BY NDALAMA LWANDO
In 2018 alone, Zambia was visited by the likes of Will smith, Brian McKnight, Joe Thomas, Jack Ma and Prince Harry, Duke of Sussex. All the above world famous people shared one common experience: they used foreign airlines to visit Zambia.
South African Airways especially got serious media coverage when they safely landed Prince Harry at Kenneth Kaunda International airport. In other words, during the highest moments of highlight, Zambia managed miss out on the perfect opportunity to market the nation. Even when Zambia brought home the Africa cup of nations, it was on a foreign airline. Without an airline, our tourism policy remains cheap-talk.
The time to re-launch a national airline is now. Simple-minded arguments about the unprofitability of a Zambian national airline are baseless. A national airline is a strategic entity. It is almost impossible to calculate the profitability of a national airline. The balance sheet never tells the true story of the advantages of operating a national airline. For example, EMIRATES and ETIHAD have single-handedly helped turn the once desert sands of the gulf into world-class tourism destinations.
A national airline in Zambia, if successfully operated, has the potential to transform many sectors of the country’s economy. In deciding to re-open the national airline, Zambia made one right decision: choosing Ethiopian airlines as the strategic partner. Ethiopian airlines are known to be one of the most profitable airlines in the world. Ethiopian has a management model that strictly ties personnel remuneration to company performance and profitability. Unlike letting the airline rely on government subsidies, the Ethiopian business model creates company sustainability through realistic expenditure. Zambia has a lot to benefit from this partnership. The only caution is not to let Ethiopian run the whole show. We must get value for our investment.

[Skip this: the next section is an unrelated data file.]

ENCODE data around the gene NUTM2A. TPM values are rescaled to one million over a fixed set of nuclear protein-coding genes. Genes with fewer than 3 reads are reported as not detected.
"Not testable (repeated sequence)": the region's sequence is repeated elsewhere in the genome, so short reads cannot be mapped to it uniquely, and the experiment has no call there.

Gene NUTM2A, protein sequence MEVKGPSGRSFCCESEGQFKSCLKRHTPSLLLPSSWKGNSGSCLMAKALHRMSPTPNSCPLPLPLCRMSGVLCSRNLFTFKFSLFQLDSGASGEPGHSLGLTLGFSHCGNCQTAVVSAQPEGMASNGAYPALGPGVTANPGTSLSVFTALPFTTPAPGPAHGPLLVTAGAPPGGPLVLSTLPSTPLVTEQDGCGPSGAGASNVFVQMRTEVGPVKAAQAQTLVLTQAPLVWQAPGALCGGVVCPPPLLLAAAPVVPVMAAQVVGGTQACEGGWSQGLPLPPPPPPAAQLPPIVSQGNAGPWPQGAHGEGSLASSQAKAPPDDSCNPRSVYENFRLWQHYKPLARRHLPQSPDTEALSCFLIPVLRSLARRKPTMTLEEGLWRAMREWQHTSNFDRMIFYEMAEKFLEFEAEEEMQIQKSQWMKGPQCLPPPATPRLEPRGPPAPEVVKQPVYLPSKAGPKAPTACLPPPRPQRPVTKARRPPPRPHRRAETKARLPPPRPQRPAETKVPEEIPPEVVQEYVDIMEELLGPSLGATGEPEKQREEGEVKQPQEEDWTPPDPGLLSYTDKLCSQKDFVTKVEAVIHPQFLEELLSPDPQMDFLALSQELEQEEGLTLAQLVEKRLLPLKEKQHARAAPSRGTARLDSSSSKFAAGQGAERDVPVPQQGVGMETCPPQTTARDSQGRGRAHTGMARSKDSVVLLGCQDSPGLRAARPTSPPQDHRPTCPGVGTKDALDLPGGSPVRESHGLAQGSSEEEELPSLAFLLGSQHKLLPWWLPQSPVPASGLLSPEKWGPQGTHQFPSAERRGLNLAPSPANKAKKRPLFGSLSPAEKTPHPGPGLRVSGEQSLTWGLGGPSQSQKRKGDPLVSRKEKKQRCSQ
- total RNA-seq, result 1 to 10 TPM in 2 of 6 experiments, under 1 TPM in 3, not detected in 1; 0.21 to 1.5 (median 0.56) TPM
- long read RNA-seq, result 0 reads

A word of caution though: government must let Zambia airways be as autonomous as possible. Since Zambia has already committed to opening a national airline, negative talk towards the venture is hopeless. Let us instead discuss ways of making the airline profitable and sustainable. Once more, job well-done for choosing Ethiopian airlines as partners in the venture: critics can visit Ethiopian airlines websites and see the excellent performance of the company. They have been profitable for more than three (3) decades consistently almost. Ethiopian also has the most realistic personnel remuneration in the aviation industry: they even partner with Boeing to manufacture and supply electrical wire looms (cables) manufactured right in Ethiopia. In short, Zambia will have a lot to learn from Ethiopian counterparts. My appeal is to ministry of transport is this: formulate a statutory instrument (SI), making all corporate and group GRZ travel by air mandatory.
Currently, too many business and GRZ travel is by road, making our aviation industry fragile and non-competitive. Almost all companies and GRZ ministries hold annual general meetings and other workshop in various parts of the country. Unfortunately, they all use government and private vehicles, which require large sums of money on fuel and food, and waste even more time on the road. These endless road trips actually make the driver tired upon arrival to the destination, and further congest our roads. Local air travel can solve this problem.
Another reason the aviation industry in Zambia has stagnated is because of the myth that air travel is very expensive and reserved for the elite. The truth is actually the opposite; most people travelling between Lusaka and Johannesburg by bus actually spend more money and more time on the road.
The role of our Zambia airports corporation therefore is to expand their facilities into common places like Inter-city bus Terminus, Shopping malls, Markets and hotels for more efficient Marketing, air ticket sales and airport shuttles services. This practise of taking air travel to local communities is worldwide: potential travellers can actually check-in at a shopping mall and board a bus straight into the plane. This cuts outs the cumbersome airport logistics which many local travellers find unpleasant.
Besides, most local middle-income businessmen and women find our airport environment and pre-flight procedures intimidating. A word of caution: please avoid unnecessary rebates and free travel for politicians and airline personnel. Corporate clients should also pay promptly: many companies go down because of huge unpaid corporate client bills. Let us put our heads together and make the national air career a success story.